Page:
Agent: Demand is there for tiny homes in Wichita
As developers say they're ready to begin Wichita's first tiny-homes project, homeowners stand firm in saying their fight to stop it isn't over.
City leaders say the city has no square-footage requirements when it comes to building a new home, so we asked if that could change.
The commission that oversees tiny homes isn't making any changes to the rules, at least not yet. The luxury tiny-homes project facing resistance is in southeast Wichita.
Wednesday, Eyewitness News spoke with Kansas City officials who say a tiny-homes development for homeless veterans was widely welcomed and the city didn't make any big changes to their building codes for the development to become a reality.
If a tiny home is on wheels it's considered an RV. If on a foundation, it must meet regular home-building standers. But Metropolitan Area Planning Commission Vice Chair Cindy Miles says she can see the demand for tiny homes increasing.
"So you may have young people who want to get into a small home to get started owning a home, and you may have older people that are retiring and looking to really downsize," she says.
Miles says she's worried more standard designs could create low-income areas, but she does see the benefit for certain projects like the development in Kansas City for homeless veterans.
Tuesday, the City of Wichita approved adjustments to residential code. In it, a tiny home is defined as a house that is less than 500 square feet, excluding lofts.
Ashley Haynes, a real estate agent and Director of Operations for The Roy Group, says there is a demand for tiny homes in Wichita.
"I think that once more of these type of properties are available then we will definitely have the buyer base to support that demand," said Haynes.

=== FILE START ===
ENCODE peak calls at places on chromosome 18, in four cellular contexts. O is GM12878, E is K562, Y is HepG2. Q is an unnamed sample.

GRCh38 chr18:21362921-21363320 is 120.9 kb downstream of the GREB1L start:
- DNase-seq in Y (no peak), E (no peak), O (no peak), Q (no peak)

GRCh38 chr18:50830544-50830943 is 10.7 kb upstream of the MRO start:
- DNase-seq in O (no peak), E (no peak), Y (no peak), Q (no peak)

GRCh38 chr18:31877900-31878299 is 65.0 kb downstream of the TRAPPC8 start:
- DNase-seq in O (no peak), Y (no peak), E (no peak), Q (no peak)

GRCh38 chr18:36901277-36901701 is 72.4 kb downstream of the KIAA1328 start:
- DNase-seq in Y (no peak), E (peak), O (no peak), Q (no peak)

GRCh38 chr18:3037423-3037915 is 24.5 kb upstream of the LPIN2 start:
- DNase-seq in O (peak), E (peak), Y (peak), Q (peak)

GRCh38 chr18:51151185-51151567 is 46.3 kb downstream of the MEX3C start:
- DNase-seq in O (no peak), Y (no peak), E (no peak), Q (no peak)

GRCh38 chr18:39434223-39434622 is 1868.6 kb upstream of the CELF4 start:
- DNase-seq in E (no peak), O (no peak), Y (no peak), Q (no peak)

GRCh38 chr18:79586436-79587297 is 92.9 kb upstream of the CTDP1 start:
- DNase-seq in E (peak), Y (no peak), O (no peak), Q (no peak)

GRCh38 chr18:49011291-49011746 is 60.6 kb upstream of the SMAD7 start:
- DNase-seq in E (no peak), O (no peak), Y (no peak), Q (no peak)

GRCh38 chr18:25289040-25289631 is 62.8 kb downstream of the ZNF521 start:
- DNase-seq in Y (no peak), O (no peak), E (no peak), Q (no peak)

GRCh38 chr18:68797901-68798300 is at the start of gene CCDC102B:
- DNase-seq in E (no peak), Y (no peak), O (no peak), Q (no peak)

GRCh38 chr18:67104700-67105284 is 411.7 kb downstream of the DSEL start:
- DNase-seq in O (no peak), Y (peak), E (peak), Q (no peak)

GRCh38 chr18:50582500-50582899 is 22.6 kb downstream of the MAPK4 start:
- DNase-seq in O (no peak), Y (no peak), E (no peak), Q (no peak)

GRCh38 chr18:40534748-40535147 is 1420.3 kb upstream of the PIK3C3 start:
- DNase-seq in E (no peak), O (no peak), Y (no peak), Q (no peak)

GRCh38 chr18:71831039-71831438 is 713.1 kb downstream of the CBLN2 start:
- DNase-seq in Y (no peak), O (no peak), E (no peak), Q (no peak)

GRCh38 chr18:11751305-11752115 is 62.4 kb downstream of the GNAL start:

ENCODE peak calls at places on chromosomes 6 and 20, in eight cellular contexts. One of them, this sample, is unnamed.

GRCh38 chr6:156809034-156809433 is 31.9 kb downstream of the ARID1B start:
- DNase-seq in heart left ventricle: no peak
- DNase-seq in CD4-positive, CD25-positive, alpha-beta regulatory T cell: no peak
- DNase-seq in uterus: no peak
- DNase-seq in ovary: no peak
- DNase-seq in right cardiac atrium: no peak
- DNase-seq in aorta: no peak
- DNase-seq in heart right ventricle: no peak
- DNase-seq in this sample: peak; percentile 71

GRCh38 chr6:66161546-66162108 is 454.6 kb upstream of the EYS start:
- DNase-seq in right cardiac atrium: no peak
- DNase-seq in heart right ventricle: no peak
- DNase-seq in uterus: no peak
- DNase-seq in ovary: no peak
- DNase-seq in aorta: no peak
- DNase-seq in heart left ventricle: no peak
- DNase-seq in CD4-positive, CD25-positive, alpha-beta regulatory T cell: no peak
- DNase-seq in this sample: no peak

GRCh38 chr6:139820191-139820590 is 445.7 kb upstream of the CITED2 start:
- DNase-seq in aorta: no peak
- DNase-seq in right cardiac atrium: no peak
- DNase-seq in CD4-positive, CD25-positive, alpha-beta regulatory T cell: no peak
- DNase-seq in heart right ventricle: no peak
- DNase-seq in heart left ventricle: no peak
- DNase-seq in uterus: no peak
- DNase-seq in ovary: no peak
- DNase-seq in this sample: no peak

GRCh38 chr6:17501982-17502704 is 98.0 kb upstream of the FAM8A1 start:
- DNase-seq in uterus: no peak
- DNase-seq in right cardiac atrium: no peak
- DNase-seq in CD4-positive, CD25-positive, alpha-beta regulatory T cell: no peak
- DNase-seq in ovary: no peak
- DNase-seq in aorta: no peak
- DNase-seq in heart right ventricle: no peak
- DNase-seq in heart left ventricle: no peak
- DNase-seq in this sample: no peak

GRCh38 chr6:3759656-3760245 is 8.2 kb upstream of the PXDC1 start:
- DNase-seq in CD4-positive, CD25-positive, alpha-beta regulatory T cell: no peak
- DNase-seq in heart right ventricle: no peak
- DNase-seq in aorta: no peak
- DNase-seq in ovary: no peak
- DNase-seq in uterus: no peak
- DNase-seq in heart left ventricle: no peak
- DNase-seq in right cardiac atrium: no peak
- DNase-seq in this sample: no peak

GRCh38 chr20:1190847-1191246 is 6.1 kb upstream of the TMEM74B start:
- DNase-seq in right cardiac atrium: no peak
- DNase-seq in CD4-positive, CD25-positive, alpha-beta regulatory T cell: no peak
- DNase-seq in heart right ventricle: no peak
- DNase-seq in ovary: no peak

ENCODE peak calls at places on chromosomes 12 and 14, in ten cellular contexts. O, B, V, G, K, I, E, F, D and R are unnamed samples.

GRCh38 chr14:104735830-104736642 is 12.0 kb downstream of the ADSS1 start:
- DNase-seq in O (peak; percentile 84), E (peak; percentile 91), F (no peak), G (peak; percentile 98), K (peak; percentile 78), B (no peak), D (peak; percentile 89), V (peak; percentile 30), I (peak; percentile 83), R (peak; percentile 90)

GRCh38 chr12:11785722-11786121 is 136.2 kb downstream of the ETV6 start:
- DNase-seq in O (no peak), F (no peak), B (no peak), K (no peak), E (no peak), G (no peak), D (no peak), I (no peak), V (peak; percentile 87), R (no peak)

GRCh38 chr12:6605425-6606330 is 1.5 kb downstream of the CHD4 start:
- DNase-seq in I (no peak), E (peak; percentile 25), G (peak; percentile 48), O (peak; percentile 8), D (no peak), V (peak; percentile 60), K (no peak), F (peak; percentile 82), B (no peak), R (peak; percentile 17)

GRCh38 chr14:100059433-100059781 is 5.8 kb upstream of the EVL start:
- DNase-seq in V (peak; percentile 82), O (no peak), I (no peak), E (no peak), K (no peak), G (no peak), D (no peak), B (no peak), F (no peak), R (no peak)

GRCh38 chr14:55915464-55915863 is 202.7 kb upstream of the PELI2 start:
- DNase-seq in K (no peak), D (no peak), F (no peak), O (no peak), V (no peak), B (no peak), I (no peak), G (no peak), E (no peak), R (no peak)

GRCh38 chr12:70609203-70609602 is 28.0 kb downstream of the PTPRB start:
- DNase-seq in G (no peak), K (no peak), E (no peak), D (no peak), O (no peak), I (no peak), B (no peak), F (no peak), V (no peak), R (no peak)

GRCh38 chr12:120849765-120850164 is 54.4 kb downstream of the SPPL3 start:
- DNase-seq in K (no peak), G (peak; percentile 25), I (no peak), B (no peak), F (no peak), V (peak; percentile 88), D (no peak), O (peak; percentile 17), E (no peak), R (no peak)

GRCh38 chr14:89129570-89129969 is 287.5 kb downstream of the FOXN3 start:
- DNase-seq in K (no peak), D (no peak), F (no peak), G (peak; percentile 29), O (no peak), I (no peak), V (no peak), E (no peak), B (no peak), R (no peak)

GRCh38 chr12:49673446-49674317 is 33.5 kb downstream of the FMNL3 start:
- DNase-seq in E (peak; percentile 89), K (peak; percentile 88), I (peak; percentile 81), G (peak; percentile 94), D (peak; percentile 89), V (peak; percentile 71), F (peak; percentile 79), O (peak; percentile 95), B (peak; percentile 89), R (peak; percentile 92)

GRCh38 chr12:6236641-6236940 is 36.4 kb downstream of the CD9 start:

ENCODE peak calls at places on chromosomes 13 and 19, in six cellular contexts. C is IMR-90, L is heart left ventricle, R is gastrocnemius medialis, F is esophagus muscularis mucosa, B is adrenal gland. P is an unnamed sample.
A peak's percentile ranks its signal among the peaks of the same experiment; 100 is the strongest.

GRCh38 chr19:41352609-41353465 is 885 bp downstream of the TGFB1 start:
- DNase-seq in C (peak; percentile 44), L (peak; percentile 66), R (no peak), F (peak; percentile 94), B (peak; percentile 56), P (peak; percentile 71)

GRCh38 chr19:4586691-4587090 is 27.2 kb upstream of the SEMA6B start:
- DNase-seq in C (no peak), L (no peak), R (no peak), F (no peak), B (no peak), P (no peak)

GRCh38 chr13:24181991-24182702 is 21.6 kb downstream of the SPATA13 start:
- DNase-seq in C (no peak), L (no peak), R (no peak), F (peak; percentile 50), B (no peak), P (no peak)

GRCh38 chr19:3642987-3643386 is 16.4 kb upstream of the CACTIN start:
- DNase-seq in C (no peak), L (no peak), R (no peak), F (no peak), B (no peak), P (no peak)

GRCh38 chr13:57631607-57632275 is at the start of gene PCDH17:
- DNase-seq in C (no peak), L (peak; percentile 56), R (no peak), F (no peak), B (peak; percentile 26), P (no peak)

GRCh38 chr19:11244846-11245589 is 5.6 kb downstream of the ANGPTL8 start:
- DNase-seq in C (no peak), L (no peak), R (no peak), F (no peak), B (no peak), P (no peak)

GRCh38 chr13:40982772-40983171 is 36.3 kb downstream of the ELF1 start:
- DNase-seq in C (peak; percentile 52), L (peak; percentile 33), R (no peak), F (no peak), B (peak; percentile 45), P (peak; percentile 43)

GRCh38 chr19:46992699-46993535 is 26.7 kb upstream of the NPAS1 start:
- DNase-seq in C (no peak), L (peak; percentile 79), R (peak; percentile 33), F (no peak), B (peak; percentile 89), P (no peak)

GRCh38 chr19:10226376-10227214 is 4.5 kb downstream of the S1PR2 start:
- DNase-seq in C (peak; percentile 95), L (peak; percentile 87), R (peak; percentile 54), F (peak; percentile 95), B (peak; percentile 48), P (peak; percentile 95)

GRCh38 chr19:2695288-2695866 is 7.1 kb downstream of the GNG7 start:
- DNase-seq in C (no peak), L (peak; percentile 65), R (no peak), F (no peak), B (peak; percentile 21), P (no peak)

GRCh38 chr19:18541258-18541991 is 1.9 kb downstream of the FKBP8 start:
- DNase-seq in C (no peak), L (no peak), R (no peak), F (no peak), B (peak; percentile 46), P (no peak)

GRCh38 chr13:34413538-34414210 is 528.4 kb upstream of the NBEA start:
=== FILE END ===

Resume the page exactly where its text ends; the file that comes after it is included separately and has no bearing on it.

She says agents with The Roy Group have had several potential buyers interested in tiny homes. But they haven't sold any simply because there aren't enough of those kind of properties in the area.
Haynes says there are two primary groups of people interested in tiny homes; millennials and retirees.
"People who are either retired or just maybe lost a spouse and just downsizing. Or someone who doesn't want any home to take care of and just needs a place to stay so they can travel and not have anything tying them to the area."
Despite big opposition, the City of Wichita says it will not stop a tiny home project on the city's far southeast side.
A many as 90 tiny homes will be built in the area 143rd Street East and Harry.
People who live nearby worry it will have a negative impact on their property values.
“I absolutely would not have built this house if there had been 90 tiny homes behind it,” said resident Ryan Schweizer.
He and several other residents showed up to Wichita's city council meeting Tuesday morning to voice their concern.
“It never occurred to me people would take that 80 acres and do anything but larger homes,” said Bob Schuster who lives nearby.
The city annexed the property from the county saying they legally had to approve the zoning.
“Someone has a piece of ground and develops it into new residential areas we have so far refrained from telling that developer you should only put in minimum $300,000 home or minimum 4,000 square feet,” said Pete Meitzner, the councilman for that area, District 2.
Those who live in the area say they never expected tiny homes would be a consideration. Now, they want to take action to prove to the city, they're not happy.
“We're going to ask to have our taxes reevaluated immediately and it's going to be a 10 to 20 percent drop in taxes, to equate to a 10 to $20 million revenue loss to the city. We're also talking about doing a class action lawsuit against the city,” said Russell Hamker who also lives nearby.
The developers out of Wichita, MicroMansions, say in part, "In spite of some opposition from surrounding neighborhoods, Nelson and Sherman recognize the concerns, and plan to move forward with this residential development. It will be a valuable asset and improvement as this area of the City/County continues to be developed."
Homeowners and attorneys who represent them say this isn't done yet.
"This will most likely be resolved in courts,” said Attorney Edward Robinson, representing one homeowner.
Schweizer says the city needs to look at changing its rules.
"I think there needs to be special provisions in zoning requirements until our thoughts are taken serious we're going to continue to pursue it," he said.
We reached out to the owners of the land, Murfin Inc., and haven't heard back. The developers say the first model home should be done this fall.